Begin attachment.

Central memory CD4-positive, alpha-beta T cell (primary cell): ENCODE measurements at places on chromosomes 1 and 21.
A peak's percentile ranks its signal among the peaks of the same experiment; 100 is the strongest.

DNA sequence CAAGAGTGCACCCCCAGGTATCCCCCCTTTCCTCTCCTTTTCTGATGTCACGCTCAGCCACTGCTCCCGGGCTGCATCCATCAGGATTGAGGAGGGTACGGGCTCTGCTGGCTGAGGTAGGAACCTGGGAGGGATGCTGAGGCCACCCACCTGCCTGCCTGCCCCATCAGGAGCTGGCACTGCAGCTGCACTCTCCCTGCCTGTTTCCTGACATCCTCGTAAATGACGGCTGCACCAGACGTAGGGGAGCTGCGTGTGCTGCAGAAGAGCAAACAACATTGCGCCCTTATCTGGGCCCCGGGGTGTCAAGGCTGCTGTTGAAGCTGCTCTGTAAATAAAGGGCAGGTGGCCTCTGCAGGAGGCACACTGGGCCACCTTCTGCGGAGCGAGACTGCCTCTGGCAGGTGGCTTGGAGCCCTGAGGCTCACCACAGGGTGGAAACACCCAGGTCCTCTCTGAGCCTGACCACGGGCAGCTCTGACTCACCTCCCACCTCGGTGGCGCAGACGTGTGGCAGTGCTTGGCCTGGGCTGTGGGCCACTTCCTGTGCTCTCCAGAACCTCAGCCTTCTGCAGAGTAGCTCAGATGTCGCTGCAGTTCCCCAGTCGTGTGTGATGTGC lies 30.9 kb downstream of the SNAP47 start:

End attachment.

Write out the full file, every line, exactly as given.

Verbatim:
Central memory CD4-positive, alpha-beta T cell (primary cell): ENCODE measurements at places on chromosomes 1 and 21.
A peak's percentile ranks its signal among the peaks of the same experiment; 100 is the strongest.

DNA sequence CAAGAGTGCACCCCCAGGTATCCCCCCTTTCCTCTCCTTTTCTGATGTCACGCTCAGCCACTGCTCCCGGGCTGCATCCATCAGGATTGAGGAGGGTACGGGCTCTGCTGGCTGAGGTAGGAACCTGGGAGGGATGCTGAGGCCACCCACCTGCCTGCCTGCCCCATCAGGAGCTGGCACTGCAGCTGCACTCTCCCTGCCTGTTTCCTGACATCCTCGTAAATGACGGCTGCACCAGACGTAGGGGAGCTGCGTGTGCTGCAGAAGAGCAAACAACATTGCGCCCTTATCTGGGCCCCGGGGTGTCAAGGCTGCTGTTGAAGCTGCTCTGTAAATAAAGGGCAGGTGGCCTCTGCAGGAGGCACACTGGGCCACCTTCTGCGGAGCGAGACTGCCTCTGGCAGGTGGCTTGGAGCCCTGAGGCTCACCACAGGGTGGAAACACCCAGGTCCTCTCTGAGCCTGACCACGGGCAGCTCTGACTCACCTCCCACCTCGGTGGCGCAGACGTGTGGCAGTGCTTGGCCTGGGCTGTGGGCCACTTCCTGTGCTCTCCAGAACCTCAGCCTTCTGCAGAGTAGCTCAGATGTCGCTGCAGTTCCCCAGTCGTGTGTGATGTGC lies 30.9 kb downstream of the SNAP47 start: